ADHD can be the worst kind of guest: one that shows up, wreaks chaos in your life, and refuses to ever leave. The latest estimate is that about half of children with ADHD still have the disorder as adults, but whatever the exact number, we’ve known for a while that ADHD sticks around into adulthood for many people.
Knowing it’s more or less a coin toss whether childhood ADHD is just stopping by for a visit or is here for the long haul, it’s reasonable to ask: is there any way of predicting whether childhood ADHD will go away?
I was spared this “will it, won’t it” drama since I wasn’t diagnosed until college. Now in my mid-twenties, I guess there’s still some chance I’ll be struck by an attack of late-onset normalcy, but looking the trajectories of other people in my family with ADHD, I’m not counting on it.
That’s not to say that family history is a perfect predictor of when ADHD will persist into adulthood, but for now, it might be the best indicator we’ve got. One study of 8395 twin pairs done in the UK last year (that’s a lot of twins!) estimated that genetics accounted for 81 percent of whether hyperactive-impulsive symptoms and 54 percent of whether inattentive symptoms continued into adulthood.
For researchers looking at this topic, the holy grail would be a brain scan that predicts whether any given case of ADHD is a childhood nuisance or the beginning of a lifetime of disorderliness.
Right now, that brain scan is pretty far down the ADHD research wish list, somewhere between a blood test that diagnoses ADHD and a perfect medication with no side effects. But scientists have noticed some general differences in the brains of people with remittent and persistent ADHD.
An fMRI study last year found that when the brains of adults with remittent ADHD, persistent ADHD and no ADHD were scanned, the persistent ADHDers differed from the remittent ADHDers and non-ADHDers in how they processed rewards. There were also more subtle differences between the remittent ADHDers and the non-ADHDers, hinting that people that “grow out” of ADHD take a different developmental path to a similar but not identical destination as people who never have ADHD symptoms.
The emphasis on rewards is similar to a lot of ADHD research looking at how people with and without ADHD respond to rewards in different ways.
Personally, when I look at the continuity of my ADHD symptoms from childhood to adulthood, my feeling is that yes, a lot of it does come down to how I react to rewards.
If I had to summarize my experience of ADHD in a sentence, I’d say a lot of it comes down to easily feeling bored and understimulated, causing me to seek out rewarding, interesting, stimulating things that make my brain wake up – while neglecting everything that doesn’t fit these criteria.
When I was a kid, I got in trouble a lot in school. Not because I wanted to make life hard for my teachers, but because I would get bored and end up on impulse doing the things I wasn’t supposed to do instead of the things I was.
As an adult, the specifics of my symptoms are different, but not because it feels like my ADHD itself has changed that much. I still end up doing the things that give the reward my brain is hungry for, to the detriment of the important but boring things that don’t. It’s just that my environment is different.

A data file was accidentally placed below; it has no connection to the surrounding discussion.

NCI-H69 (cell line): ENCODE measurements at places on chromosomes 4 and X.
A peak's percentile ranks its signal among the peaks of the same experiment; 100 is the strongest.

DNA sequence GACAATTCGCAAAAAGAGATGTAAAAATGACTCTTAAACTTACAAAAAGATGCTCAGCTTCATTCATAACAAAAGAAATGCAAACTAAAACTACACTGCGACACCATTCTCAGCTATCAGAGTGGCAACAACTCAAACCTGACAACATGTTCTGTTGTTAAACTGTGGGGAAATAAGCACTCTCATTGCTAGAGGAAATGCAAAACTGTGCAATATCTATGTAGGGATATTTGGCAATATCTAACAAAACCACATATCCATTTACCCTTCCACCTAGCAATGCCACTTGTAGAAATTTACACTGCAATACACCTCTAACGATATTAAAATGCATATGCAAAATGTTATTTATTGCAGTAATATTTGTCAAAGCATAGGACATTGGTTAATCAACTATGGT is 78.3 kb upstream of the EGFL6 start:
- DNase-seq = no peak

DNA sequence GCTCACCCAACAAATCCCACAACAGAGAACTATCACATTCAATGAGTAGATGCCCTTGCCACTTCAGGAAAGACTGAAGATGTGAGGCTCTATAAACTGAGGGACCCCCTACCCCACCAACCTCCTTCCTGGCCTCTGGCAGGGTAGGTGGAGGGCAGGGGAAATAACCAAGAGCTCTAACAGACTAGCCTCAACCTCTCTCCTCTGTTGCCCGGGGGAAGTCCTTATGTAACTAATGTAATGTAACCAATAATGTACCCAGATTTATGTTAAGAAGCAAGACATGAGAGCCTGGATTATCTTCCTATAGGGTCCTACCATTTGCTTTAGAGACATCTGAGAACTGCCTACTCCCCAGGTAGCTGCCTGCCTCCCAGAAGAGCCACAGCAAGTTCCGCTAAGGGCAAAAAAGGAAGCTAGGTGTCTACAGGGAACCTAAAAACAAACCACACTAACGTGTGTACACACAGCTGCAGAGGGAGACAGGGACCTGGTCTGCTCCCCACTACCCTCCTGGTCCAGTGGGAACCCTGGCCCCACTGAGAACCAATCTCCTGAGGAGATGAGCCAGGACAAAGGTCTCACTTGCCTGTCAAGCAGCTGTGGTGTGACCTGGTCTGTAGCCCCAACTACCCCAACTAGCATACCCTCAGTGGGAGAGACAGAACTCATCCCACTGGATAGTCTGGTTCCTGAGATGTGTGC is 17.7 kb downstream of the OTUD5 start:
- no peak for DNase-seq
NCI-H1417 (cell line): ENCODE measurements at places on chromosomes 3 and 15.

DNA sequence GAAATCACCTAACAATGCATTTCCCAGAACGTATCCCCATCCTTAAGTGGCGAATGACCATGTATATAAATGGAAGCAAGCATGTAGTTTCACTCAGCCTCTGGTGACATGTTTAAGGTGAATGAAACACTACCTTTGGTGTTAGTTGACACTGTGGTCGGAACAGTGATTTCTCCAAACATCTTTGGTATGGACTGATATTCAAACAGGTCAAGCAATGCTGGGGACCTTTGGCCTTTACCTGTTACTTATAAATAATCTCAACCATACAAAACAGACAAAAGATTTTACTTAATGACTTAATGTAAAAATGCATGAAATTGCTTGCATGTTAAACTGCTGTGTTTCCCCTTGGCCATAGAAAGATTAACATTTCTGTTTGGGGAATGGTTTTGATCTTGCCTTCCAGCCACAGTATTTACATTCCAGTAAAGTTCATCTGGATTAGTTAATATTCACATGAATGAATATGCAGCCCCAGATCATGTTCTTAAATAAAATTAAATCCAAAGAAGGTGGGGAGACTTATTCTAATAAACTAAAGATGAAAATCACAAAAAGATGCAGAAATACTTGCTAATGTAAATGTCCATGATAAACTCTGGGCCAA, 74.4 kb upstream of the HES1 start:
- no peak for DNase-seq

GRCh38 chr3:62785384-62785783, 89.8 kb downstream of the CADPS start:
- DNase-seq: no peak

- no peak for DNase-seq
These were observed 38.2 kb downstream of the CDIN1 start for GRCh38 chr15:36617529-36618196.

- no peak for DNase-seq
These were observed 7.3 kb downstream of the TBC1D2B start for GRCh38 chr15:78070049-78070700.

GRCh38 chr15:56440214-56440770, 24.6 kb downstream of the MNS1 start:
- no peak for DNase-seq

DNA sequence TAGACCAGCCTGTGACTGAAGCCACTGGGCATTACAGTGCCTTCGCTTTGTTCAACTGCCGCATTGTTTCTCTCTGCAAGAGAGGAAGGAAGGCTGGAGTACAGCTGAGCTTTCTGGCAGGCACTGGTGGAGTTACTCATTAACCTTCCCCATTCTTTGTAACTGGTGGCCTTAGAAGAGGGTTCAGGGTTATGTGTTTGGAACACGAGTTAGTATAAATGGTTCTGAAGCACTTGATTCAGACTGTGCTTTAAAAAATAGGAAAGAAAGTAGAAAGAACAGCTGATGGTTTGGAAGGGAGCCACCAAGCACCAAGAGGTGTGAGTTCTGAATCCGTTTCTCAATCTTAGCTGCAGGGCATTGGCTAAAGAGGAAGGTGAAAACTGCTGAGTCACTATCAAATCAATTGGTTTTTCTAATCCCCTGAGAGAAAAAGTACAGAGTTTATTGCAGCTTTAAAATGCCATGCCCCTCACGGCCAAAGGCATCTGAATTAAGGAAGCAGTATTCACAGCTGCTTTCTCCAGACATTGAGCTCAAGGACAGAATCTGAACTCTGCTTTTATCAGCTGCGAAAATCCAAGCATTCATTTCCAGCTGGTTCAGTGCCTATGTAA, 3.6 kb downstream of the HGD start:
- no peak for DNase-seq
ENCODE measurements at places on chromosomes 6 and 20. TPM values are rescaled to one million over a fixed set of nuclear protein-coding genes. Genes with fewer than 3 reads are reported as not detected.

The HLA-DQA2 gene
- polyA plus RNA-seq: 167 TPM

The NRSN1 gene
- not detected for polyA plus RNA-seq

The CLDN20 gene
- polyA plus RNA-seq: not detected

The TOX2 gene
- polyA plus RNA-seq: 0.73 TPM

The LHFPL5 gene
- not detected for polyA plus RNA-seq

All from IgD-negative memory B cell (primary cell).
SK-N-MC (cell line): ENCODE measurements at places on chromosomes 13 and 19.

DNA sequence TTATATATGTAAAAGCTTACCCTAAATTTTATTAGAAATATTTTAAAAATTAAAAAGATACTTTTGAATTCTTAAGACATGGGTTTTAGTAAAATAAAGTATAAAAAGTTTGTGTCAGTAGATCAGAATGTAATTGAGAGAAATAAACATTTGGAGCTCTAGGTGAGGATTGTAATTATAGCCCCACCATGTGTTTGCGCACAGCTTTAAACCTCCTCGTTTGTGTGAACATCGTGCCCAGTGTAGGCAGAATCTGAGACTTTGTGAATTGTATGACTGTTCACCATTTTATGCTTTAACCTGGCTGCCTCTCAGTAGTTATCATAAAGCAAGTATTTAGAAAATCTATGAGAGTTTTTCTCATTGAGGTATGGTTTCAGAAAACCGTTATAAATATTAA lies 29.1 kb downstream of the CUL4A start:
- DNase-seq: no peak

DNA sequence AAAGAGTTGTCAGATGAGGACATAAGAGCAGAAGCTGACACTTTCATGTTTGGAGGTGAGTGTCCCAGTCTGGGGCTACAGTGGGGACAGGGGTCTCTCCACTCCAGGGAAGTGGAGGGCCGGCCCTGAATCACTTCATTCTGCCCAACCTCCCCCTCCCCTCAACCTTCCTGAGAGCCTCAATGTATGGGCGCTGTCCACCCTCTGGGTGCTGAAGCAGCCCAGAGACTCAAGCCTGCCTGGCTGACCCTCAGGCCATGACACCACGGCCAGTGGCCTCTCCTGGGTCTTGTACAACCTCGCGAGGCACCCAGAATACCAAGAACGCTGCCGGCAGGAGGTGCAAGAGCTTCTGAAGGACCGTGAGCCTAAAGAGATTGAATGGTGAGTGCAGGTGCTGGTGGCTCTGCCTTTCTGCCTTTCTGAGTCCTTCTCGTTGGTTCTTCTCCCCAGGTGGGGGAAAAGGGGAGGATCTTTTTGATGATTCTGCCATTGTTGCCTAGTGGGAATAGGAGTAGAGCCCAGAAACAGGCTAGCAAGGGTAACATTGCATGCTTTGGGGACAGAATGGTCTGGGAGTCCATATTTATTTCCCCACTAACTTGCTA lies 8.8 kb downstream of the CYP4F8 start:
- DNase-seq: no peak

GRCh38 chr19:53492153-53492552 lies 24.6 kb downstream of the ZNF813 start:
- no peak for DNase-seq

The good news is that I’m not expected to sit in a classroom all day every day. I’m constantly thankful for that!
The bad news is that adulthood brings a whole slew of understimulating but essential responsibilities. I’d list them out, but I don’t want to remind myself of the things I probably should be doing instead of writing this blog post – or you of the things you should be doing instead of reading it for that matter!
If you’re an adult with ADHD, you might notice a similar thread of continuity from your symptoms in childhood to adulthood. And if you do, please comment – I’m interested to hear how your ADHD has changed over the course of your life.
If you’re a parent of a child with ADHD, however, you might have a more practical question on your mind: is there anything I can do to increase my child’s chances of ditching their ADHD symptoms in adulthood? After all, more than half of it may be genetics, but there’s still an environmental component, right?
There’s no one who can give a definitive, scientific answer to that. But my thinking is that the biggest service you can do for a child with either persistent or remittent ADHD is help them develop coping strategies.
For children with persistent ADHD, learning coping skills while they’re young will create more possibilities for them later in life. I was diagnosed as an adult, and I can vouch that while it’s possible to play catchup in this area, it’s not necessarily fun. As far as remittent ADHD, I’m not going to say that learning compensation strategies is going to contribute to the brain changes that make ADHD go away, but it probably won’t hurt!
The most important thing, though, is that even when ADHD stays around for a lifetime, it’s not the end of the world. We just have to acknowledge that ADHD can and often does continue into adulthood. Doing so is the first step to helping children develop coping skills that will make all the difference later in life and helping adults gain access to the support they need.